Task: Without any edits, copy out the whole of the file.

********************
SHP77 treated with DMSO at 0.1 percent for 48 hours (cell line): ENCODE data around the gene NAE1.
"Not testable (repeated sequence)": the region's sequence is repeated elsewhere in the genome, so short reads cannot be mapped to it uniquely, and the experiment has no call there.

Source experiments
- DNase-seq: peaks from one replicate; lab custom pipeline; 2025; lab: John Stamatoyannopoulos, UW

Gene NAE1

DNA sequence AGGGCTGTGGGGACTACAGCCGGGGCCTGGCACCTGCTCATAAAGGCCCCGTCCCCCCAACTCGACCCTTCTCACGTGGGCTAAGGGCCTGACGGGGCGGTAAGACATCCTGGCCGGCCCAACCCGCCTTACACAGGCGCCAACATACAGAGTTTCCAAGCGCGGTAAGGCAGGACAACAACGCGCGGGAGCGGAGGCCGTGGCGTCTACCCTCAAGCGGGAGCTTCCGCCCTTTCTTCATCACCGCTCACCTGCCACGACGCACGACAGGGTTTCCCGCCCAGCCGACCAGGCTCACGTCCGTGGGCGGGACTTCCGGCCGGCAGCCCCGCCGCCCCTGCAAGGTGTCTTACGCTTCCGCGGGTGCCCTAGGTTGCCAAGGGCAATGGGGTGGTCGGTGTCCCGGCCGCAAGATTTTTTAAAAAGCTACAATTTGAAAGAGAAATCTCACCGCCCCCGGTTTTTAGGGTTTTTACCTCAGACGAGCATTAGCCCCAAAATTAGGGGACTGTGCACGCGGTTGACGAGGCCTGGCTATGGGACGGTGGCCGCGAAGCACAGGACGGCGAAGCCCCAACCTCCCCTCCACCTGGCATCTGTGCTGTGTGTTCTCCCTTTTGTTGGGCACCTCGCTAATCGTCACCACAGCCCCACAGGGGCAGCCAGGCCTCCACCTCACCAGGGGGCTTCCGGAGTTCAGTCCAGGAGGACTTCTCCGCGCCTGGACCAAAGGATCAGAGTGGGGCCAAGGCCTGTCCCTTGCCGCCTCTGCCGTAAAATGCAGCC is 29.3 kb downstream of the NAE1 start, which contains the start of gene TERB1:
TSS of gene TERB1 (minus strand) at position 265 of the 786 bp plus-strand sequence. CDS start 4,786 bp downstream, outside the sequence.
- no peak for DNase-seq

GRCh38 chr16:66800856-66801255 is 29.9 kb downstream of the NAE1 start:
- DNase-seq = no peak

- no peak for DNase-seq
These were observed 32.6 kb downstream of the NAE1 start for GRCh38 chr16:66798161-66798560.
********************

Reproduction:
SHP77 treated with DMSO at 0.1 percent for 48 hours (cell line): ENCODE data around the gene NAE1.
"Not testable (repeated sequence)": the region's sequence is repeated elsewhere in the genome, so short reads cannot be mapped to it uniquely, and the experiment has no call there.

Source experiments
- DNase-seq: peaks from one replicate; lab custom pipeline; 2025; lab: John Stamatoyannopoulos, UW

Gene NAE1

DNA sequence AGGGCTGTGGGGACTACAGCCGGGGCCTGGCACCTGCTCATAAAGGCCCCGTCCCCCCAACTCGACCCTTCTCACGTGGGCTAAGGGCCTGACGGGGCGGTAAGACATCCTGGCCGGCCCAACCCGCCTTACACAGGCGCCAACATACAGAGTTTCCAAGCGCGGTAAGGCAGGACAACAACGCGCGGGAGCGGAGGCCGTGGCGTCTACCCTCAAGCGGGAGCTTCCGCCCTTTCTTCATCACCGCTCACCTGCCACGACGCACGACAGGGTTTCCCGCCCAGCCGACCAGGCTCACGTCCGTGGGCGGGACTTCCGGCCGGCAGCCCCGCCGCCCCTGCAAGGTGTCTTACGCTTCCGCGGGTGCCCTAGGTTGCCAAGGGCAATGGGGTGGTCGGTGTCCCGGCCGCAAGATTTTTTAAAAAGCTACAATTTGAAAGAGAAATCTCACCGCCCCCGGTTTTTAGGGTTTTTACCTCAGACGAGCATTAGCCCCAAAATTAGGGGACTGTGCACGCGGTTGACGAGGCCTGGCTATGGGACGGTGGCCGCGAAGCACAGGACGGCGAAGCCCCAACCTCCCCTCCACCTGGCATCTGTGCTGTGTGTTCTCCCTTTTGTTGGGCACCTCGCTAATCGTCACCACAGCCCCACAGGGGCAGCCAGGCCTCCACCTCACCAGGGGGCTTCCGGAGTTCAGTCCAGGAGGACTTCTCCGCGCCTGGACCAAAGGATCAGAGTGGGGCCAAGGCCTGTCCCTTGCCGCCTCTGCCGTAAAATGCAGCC is 29.3 kb downstream of the NAE1 start, which contains the start of gene TERB1:
TSS of gene TERB1 (minus strand) at position 265 of the 786 bp plus-strand sequence. CDS start 4,786 bp downstream, outside the sequence.
- no peak for DNase-seq

GRCh38 chr16:66800856-66801255 is 29.9 kb downstream of the NAE1 start:
- DNase-seq = no peak

- no peak for DNase-seq
These were observed 32.6 kb downstream of the NAE1 start for GRCh38 chr16:66798161-66798560.